Seasonal Affective Disorder (SAD) (cont.)
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Exams and Tests
Before diagnosing you with seasonal affective disorder (SAD), a doctor will ask about your medical history.
Your doctor may order blood tests to check for other conditions, such as hypothyroidism, that could be causing your depression. He or she also may ask you to complete a questionnaire regarding changes in your sleep patterns, social activity, mood, weight, appetite, and energy levels.
The questionnaire may ask the following:
Your doctor may also do a mental health assessment, which includes an evaluation of your emotional functioning and your ability to think, reason, and remember (cognitive functioning). The assessment may also include written or verbal tests and lab tests (such as blood and urine tests). During the interview, your doctor will assess your appearance, mood, behavior, thinking, reasoning, memory, and ability to express yourself and may ask about your personal relationships and family history of SAD.
Treatment for seasonal affective disorder (SAD) doesn't cure the seasonal depression, but it can help relieve your symptoms. Light therapy is the main treatment for SAD, and research is continuing to determine the most effective way to use it. Medicines and counseling may also be used to treat SAD.
Light therapy is an effective treatment for SAD.1
There are two types of light therapy: bright light treatment, in which you sit in front of a "light box" for a certain amount of time (usually in the morning), and dawn simulation, which is done while you sleep. For dawn simulation, a low-intensity light is timed to go on at a certain time in the morning before you wake up, and it gradually gets brighter.
Light boxes are available commercially and use fluorescent lights that are brighter than indoor lights but not as bright as sunlight. Ultraviolet light, full-spectrum light, tanning lamps, and heat lamps should not be used. You place the light box at a specified distance from you on a desk or in front of a chair and use it while you read, eat breakfast, or work at a computer. Light therapy is usually prescribed for 30 minutes to 2 hours, depending on the intensity of the light used and on whether you are starting out or are using it to maintain a response.
It may take as little as 3 to 5 days or up to 2 weeks before you respond to light therapy. Stopping light therapy will likely cause you to relapse back into depression.2
Light therapy may work by resetting your "biological clock" (circadian rhythms), which controls sleeping and waking.
If you have eye problems or you take medicines that make you light-sensitive, ask your doctor about whether light therapy is safe for you. Before you start treatment, tell your doctor about any other conditions you have and about the medicines you are taking .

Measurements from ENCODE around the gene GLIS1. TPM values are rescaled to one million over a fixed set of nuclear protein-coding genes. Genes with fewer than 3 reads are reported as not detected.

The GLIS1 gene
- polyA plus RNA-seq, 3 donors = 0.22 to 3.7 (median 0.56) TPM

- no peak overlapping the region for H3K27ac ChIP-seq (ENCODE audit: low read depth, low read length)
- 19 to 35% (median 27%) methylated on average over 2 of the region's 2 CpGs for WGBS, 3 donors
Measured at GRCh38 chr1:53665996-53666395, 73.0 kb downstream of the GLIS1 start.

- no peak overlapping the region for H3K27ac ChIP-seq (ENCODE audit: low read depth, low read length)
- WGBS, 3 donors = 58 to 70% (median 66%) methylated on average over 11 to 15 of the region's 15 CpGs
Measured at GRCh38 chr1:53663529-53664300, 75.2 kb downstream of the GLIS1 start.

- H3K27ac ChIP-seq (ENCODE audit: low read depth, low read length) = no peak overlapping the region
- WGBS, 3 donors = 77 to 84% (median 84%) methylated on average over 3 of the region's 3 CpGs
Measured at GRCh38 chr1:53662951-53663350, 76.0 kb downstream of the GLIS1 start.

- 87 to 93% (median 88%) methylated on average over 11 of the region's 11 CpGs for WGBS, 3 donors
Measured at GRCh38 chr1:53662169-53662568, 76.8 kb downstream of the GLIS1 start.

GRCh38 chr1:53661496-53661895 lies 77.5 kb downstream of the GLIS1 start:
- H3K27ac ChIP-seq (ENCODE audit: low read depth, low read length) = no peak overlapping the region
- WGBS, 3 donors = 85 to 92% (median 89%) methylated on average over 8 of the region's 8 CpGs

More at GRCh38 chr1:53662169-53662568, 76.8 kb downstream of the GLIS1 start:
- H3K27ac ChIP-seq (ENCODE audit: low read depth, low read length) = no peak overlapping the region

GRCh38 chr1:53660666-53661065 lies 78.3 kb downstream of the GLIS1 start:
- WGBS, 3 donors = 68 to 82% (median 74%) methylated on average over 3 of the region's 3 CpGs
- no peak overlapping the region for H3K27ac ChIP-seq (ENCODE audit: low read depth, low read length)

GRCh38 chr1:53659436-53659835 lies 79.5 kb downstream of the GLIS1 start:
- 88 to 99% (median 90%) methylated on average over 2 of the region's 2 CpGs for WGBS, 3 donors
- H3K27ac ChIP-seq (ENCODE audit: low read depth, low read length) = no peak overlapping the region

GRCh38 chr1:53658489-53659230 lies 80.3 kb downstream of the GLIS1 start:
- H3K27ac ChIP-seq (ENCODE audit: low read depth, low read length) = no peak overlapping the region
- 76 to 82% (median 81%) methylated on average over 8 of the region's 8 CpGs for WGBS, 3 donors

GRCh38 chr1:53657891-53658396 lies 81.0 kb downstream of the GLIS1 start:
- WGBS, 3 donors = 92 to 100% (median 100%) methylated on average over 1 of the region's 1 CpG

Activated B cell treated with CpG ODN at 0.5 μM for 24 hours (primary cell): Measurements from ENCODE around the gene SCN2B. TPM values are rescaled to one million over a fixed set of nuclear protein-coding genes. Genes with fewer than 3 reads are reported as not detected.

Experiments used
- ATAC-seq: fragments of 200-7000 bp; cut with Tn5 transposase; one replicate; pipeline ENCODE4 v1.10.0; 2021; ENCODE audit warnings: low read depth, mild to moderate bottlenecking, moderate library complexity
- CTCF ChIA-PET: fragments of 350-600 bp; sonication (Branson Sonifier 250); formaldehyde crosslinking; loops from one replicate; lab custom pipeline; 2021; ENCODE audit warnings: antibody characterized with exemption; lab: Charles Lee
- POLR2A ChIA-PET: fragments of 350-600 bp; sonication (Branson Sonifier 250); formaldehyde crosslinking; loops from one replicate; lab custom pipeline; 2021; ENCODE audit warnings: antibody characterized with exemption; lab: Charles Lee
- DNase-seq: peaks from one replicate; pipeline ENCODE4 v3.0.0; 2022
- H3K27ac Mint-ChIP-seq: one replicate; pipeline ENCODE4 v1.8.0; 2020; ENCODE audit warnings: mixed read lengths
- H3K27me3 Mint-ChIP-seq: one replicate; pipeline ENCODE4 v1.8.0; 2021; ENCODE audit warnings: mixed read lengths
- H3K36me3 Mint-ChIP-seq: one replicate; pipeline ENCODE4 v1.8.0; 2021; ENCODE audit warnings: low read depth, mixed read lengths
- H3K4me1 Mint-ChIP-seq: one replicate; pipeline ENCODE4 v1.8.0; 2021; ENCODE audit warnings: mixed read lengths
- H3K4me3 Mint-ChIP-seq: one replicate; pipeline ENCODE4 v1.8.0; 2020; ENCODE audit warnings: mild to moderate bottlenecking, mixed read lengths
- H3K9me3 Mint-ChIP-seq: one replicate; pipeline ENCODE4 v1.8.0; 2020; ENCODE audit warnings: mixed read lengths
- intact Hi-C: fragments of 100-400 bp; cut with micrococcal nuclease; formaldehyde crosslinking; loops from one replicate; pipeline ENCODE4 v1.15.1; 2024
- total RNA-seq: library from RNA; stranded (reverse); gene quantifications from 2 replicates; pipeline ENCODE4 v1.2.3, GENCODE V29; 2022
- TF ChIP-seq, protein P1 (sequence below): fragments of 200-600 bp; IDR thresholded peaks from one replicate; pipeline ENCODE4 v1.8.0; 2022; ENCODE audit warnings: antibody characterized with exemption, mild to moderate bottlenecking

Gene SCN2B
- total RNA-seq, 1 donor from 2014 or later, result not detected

Light therapy will need to be continued for the entire time you are depressed. People who discontinue treatment usually lapse back into depression.3
Antidepressants effectively treat episodes of depression in people who have seasonal affective disorder. You may start to feel better within 1 to 3 weeks of taking antidepressant medicine. But it can take as many as 6 to 8 weeks to see more improvement. If you have questions or concerns about your medicines, or if you do not notice any improvement by 3 weeks, talk to your doctor. Antidepressants can be used along with light therapy or alone.3 The most common antidepressants used to treat people with seasonal affective disorder include:
SSRIs are usually the first type of antidepressants given to treat SAD. SSRIs often have less serious side effects than other antidepressants. All antidepressant medicines are started at low doses and increased gradually. When stopped, they should be decreased gradually to avoid side effects.
General side effects of antidepressant medicines can include:
Bupropion can cause dry mouth. Bupropion should not be taken if you have seizures, severe problems with eating, or an eating disorder, because it can cause seizures.
For more information, see the topic Depression or see Drug Reference. (Drug Reference is not available in all systems.)
Counseling, such as interpersonal therapy and cognitive-behavioral therapy, may help with your treatment for SAD. You may choose individual counseling, participate in group counseling, or seek family therapy. During counseling, you will learn about SAD, ways to handle the symptoms, and how to help prevent future depressive episodes. If you have had SAD for a long time, your family members may also benefit from counseling.
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